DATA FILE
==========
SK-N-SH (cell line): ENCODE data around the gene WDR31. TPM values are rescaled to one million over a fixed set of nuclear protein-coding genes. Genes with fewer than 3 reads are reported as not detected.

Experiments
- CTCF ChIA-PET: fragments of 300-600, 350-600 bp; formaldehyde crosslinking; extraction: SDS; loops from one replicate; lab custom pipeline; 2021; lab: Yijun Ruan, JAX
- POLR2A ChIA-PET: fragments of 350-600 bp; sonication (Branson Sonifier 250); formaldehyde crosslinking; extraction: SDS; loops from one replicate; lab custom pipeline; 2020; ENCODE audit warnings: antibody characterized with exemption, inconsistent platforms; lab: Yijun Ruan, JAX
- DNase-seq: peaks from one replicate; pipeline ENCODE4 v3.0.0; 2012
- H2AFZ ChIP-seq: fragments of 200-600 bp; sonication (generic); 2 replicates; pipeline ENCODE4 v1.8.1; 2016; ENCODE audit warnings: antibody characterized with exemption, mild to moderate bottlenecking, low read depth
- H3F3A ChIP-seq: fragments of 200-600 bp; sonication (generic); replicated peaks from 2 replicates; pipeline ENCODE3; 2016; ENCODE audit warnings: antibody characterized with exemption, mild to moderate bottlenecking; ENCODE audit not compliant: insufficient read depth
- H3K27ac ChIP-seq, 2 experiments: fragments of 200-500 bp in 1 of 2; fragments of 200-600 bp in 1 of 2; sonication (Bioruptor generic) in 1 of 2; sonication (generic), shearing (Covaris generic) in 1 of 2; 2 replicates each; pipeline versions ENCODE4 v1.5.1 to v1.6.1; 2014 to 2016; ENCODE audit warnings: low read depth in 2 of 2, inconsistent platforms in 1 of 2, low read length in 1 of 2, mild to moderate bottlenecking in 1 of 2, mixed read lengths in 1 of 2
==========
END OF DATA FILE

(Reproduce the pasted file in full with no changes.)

SK-N-SH (cell line): ENCODE data around the gene WDR31. TPM values are rescaled to one million over a fixed set of nuclear protein-coding genes. Genes with fewer than 3 reads are reported as not detected.

Experiments
- CTCF ChIA-PET: fragments of 300-600, 350-600 bp; formaldehyde crosslinking; extraction: SDS; loops from one replicate; lab custom pipeline; 2021; lab: Yijun Ruan, JAX
- POLR2A ChIA-PET: fragments of 350-600 bp; sonication (Branson Sonifier 250); formaldehyde crosslinking; extraction: SDS; loops from one replicate; lab custom pipeline; 2020; ENCODE audit warnings: antibody characterized with exemption, inconsistent platforms; lab: Yijun Ruan, JAX
- DNase-seq: peaks from one replicate; pipeline ENCODE4 v3.0.0; 2012
- H2AFZ ChIP-seq: fragments of 200-600 bp; sonication (generic); 2 replicates; pipeline ENCODE4 v1.8.1; 2016; ENCODE audit warnings: antibody characterized with exemption, mild to moderate bottlenecking, low read depth
- H3F3A ChIP-seq: fragments of 200-600 bp; sonication (generic); replicated peaks from 2 replicates; pipeline ENCODE3; 2016; ENCODE audit warnings: antibody characterized with exemption, mild to moderate bottlenecking; ENCODE audit not compliant: insufficient read depth
- H3K27ac ChIP-seq, 2 experiments: fragments of 200-500 bp in 1 of 2; fragments of 200-600 bp in 1 of 2; sonication (Bioruptor generic) in 1 of 2; sonication (generic), shearing (Covaris generic) in 1 of 2; 2 replicates each; pipeline versions ENCODE4 v1.5.1 to v1.6.1; 2014 to 2016; ENCODE audit warnings: low read depth in 2 of 2, inconsistent platforms in 1 of 2, low read length in 1 of 2, mild to moderate bottlenecking in 1 of 2, mixed read lengths in 1 of 2